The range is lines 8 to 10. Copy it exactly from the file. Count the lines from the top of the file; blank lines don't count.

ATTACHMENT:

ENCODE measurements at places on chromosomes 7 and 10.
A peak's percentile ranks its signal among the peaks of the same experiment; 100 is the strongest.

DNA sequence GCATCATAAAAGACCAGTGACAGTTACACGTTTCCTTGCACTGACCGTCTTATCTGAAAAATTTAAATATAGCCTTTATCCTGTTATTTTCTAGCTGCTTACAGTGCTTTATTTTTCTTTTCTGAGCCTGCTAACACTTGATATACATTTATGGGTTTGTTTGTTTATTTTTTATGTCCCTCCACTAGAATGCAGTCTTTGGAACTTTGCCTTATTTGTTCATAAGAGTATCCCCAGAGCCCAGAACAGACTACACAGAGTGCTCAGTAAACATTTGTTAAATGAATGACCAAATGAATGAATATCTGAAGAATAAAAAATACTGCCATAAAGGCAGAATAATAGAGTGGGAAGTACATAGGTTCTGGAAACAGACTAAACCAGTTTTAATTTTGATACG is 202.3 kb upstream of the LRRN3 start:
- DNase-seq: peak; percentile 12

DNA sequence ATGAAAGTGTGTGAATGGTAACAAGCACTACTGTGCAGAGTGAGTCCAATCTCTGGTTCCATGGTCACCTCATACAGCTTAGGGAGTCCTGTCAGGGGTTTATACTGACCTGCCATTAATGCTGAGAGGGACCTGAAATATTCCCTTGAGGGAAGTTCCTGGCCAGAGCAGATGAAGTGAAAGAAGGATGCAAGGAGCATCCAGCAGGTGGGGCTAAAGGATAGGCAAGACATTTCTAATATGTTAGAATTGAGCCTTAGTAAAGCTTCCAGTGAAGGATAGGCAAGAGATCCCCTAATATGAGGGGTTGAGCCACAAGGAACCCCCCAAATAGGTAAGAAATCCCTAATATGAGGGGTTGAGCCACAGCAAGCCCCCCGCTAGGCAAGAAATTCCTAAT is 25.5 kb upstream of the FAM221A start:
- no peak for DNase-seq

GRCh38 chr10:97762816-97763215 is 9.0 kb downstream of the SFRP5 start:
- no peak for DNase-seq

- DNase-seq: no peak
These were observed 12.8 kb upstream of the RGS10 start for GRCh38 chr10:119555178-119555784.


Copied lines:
- no peak for DNase-seq

- DNase-seq: no peak
These were observed 12.8 kb upstream of the RGS10 start for GRCh38 chr10:119555178-119555784.